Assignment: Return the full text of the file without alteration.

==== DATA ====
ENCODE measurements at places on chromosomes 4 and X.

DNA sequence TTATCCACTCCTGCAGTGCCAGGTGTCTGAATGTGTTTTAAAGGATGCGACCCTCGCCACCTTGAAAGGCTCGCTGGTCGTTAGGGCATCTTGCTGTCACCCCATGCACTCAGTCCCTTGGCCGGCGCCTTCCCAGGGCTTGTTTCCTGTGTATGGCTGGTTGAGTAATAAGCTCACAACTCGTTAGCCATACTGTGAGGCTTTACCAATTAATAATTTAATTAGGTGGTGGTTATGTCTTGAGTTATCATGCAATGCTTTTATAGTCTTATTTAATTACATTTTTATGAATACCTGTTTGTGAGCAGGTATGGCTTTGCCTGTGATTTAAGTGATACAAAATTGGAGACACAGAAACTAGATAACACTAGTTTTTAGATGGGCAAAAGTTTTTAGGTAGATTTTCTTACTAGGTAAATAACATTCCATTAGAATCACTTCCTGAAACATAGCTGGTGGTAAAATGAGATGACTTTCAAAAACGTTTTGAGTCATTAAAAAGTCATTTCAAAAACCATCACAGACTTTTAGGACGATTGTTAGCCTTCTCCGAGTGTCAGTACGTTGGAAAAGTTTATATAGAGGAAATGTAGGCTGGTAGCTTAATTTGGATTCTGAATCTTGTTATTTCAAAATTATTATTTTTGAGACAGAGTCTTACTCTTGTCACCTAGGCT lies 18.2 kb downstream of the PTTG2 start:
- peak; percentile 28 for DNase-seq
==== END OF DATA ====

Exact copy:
ENCODE measurements at places on chromosomes 4 and X.

DNA sequence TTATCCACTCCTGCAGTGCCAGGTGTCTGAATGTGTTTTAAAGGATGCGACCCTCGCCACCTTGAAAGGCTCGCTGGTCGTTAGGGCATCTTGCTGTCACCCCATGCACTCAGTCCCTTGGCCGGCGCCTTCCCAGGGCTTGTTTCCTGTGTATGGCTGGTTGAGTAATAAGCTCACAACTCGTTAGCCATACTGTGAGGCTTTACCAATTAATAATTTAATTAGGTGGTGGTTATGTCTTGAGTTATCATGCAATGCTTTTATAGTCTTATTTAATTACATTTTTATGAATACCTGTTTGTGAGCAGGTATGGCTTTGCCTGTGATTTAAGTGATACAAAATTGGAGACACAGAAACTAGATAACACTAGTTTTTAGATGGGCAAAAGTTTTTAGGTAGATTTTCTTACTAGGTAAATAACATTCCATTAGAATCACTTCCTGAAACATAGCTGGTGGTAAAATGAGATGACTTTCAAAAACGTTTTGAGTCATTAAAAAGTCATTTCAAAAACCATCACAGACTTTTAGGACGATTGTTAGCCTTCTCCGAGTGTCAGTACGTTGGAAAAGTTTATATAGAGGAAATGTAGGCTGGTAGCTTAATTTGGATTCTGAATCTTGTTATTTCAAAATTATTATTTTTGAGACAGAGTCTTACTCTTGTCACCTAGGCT lies 18.2 kb downstream of the PTTG2 start:
- peak; percentile 28 for DNase-seq